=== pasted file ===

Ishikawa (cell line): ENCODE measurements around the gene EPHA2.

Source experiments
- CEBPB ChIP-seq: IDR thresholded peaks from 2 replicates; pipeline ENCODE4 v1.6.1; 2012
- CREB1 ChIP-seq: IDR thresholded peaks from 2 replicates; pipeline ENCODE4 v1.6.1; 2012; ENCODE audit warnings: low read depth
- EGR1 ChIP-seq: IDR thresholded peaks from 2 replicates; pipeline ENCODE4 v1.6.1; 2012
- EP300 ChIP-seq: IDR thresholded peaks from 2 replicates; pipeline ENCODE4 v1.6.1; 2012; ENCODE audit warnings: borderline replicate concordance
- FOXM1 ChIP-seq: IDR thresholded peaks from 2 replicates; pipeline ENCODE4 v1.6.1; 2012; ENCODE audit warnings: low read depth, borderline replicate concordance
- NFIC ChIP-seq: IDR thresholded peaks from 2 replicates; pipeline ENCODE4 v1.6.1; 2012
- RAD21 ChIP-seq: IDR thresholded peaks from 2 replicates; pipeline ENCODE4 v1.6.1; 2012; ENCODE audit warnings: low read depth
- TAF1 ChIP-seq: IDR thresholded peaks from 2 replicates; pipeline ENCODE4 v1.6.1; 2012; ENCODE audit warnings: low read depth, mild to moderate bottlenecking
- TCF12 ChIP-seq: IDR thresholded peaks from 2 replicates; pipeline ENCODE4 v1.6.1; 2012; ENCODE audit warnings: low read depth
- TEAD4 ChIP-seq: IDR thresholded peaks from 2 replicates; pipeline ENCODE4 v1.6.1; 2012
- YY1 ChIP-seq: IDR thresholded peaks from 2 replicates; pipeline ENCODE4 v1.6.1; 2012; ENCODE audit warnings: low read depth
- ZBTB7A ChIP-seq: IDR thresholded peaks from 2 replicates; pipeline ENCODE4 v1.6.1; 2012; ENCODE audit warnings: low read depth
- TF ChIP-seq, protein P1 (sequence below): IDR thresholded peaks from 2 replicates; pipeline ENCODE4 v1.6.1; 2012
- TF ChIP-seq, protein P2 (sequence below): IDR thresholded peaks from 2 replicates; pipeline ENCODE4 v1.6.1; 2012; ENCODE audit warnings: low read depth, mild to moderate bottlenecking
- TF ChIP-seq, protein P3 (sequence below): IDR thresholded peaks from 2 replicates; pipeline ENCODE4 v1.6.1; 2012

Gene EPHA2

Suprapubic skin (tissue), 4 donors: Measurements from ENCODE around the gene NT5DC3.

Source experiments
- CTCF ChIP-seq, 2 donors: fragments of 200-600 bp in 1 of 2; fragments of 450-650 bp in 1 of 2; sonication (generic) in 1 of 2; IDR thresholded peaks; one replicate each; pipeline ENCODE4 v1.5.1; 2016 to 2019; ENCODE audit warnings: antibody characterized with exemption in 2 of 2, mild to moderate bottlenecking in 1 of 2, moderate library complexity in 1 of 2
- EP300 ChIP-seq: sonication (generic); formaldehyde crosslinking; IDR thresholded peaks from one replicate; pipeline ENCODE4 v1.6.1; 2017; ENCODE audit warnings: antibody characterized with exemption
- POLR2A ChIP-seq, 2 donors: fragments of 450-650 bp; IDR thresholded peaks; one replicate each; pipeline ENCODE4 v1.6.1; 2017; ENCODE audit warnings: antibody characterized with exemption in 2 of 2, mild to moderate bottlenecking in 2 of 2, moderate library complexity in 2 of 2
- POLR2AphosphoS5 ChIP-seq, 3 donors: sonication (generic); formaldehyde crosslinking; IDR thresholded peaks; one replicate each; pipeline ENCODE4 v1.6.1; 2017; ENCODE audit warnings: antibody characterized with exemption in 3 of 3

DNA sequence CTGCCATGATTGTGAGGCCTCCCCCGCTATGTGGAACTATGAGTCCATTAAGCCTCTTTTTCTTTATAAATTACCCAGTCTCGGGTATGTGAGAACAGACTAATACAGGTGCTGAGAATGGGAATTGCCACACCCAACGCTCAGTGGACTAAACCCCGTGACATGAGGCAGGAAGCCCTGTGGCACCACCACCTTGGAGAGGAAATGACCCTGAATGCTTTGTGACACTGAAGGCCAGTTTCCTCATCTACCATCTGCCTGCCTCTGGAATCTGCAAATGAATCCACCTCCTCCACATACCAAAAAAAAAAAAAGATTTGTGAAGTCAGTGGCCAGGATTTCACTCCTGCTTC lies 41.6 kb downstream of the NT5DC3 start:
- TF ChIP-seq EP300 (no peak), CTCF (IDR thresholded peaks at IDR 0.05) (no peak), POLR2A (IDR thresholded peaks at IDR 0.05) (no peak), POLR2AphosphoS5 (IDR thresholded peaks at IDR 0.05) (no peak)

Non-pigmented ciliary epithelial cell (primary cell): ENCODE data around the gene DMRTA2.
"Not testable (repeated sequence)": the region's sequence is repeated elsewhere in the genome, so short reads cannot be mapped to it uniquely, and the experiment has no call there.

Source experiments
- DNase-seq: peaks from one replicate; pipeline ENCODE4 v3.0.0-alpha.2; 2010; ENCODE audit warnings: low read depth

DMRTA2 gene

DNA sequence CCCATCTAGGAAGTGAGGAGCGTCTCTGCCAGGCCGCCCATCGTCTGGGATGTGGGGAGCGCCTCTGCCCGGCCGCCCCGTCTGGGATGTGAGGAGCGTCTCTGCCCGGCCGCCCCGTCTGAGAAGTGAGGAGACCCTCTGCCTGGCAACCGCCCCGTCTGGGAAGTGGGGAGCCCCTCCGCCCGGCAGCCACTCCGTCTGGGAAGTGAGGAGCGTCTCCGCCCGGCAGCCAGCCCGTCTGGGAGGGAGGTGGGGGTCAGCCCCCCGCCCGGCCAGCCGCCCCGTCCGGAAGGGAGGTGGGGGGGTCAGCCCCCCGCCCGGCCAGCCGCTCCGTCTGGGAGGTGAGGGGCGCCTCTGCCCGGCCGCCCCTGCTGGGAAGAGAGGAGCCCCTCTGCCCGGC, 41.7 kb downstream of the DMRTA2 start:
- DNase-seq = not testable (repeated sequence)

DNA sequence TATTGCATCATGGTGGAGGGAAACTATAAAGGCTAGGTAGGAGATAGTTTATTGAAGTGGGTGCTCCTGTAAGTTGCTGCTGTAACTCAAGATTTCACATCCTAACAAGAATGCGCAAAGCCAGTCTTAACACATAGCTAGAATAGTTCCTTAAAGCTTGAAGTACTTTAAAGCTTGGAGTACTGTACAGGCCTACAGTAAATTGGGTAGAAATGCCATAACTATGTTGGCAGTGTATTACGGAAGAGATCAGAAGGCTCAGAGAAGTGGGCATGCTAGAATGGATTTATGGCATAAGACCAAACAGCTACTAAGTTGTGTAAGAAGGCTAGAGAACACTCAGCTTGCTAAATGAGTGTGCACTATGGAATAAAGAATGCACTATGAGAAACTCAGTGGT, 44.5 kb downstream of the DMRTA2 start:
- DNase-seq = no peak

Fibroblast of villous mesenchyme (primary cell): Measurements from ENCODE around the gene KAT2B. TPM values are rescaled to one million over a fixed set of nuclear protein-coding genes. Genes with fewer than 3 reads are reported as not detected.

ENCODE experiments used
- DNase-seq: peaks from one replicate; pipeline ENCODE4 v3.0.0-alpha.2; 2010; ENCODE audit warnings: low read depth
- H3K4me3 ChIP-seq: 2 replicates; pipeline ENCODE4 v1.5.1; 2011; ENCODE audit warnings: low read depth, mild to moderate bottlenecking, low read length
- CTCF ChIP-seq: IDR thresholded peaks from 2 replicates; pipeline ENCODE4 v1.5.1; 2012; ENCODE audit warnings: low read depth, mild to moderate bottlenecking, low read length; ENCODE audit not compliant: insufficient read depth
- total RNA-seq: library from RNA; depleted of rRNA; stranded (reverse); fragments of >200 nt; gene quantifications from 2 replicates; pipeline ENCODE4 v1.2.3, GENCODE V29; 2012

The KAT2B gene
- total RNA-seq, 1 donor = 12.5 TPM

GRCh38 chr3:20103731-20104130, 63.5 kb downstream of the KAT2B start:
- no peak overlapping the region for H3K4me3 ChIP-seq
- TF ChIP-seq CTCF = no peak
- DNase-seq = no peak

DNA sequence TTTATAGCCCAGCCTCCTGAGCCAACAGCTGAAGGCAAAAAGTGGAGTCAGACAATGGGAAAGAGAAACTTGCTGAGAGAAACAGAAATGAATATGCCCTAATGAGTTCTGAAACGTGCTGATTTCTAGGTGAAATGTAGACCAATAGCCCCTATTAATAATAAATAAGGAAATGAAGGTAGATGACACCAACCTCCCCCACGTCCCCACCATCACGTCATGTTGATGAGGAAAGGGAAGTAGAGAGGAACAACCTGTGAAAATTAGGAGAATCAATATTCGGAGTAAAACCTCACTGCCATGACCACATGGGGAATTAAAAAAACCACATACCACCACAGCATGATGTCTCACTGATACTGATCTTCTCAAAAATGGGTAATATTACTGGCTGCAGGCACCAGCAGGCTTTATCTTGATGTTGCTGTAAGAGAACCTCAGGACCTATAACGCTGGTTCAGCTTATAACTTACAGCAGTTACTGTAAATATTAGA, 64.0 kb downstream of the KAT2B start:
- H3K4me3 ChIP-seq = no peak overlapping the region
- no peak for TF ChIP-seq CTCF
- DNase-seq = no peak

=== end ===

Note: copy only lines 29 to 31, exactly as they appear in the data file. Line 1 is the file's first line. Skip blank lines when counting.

Source experiments
- DNase-seq: peaks from one replicate; pipeline ENCODE4 v3.0.0-alpha.2; 2010; ENCODE audit warnings: low read depth

DMRTA2 gene